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Handling conflicts is difficult!

One useful way to handle them, is to use git's diff3 conflict style:

git config --global merge.conflictstyle diff3

And then when you get a conflict, it looks like:

Unconflicted stuff

<<<<<<< HEAD Version A changes ||||||| Base version ======= Version B Version B changes >>>>>>>

More unconflicted stuff here

Then you are supposed to manually merge the useful changes in the top and bottom parts, relative to the base version.

A useful way to do this is to figure out which of the changes (Version A or Version B) is a simpler change.

Perhaps one of the versions just added a small comment above the code section:

Unconflicted stuff

<<<<<<< HEAD Added a comment here BASE ||||||| BASE ======= Version B BASE and complex changes here >>>>>>>

More unconflicted stuff here

One easy thing to do, mechanically, is to apply the simple change to the other 2 versions. Thus, it becomes:

Unconflicted stuff

<<<<<<< HEAD Added a comment here BASE ||||||| Added a comment here BASE ======= Version B Added a comment here BASE and complex changes here >>>>>>>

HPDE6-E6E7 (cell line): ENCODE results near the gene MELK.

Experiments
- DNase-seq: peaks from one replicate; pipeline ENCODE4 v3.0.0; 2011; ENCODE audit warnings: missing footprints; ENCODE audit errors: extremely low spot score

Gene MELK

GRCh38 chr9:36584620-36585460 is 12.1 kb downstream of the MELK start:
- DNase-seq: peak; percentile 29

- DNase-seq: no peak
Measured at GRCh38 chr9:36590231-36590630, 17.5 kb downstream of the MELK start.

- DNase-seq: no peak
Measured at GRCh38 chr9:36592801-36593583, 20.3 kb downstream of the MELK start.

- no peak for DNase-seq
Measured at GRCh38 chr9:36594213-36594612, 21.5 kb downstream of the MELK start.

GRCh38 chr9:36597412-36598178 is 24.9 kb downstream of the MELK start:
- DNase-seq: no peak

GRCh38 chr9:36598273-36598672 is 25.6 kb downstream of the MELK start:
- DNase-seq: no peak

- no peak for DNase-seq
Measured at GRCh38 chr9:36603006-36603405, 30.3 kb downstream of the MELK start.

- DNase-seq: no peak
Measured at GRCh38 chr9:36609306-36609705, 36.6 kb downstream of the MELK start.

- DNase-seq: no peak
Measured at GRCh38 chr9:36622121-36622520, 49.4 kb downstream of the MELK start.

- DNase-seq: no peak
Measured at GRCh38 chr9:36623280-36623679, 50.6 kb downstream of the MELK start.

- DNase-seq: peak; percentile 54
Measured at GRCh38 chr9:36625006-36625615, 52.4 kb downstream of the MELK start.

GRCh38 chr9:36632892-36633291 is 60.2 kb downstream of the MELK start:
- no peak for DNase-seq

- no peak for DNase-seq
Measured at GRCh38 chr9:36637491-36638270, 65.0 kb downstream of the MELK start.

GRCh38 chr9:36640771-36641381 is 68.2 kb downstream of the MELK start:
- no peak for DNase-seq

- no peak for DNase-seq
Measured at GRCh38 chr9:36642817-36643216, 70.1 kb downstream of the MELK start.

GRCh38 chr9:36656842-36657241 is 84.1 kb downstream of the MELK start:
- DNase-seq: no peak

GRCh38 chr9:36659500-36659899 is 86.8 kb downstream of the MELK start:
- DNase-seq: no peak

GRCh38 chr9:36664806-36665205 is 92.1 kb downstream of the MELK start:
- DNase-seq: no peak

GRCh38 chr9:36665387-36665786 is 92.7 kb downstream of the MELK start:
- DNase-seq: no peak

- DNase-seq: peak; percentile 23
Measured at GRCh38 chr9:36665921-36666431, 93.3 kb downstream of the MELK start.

More unconflicted stuff here

Now, you can run this little utility: git-mediate, which will see the conflict has become trivial (only one side changed anything) and select that side appropriately.

When all conflicts have been resolved in a file, "git add" will be used on it automatically.

Simpler case

You might just resolve the conflicts manually and remove the merge markers from all of the conflicts.

In such a case, just run git-mediate, and it will "git add" the file for you.


Recommended: Using haskell-stack

  1. Install haskell stack
  2. Run:
    stack install git-mediate

Alternative install: from sources

Clone it:

git clone
cd git-mediate

Option #1: Build & install using stack:

stack install
(make sure you installed haskell stack)

Option #2: Build & install using cabal:

cabal install
(make sure
is in your


Call the git-mediate from a git repository with conflicts.

Additional features

Open editor

You can use the

flag to invoke your
on every conflicted file that could not be automatically resolved.

Show conflict diffs

Sometimes, the conflict is just a giant block of incomprehensible text next to another giant block of incomprehensible text.

You can use the

flag to show the conflict in diff-from-base form. Then, you can manually apply the changes you see in both the base and whereever needed, and use git-mediate again to make sure you've updated everything appropriately.

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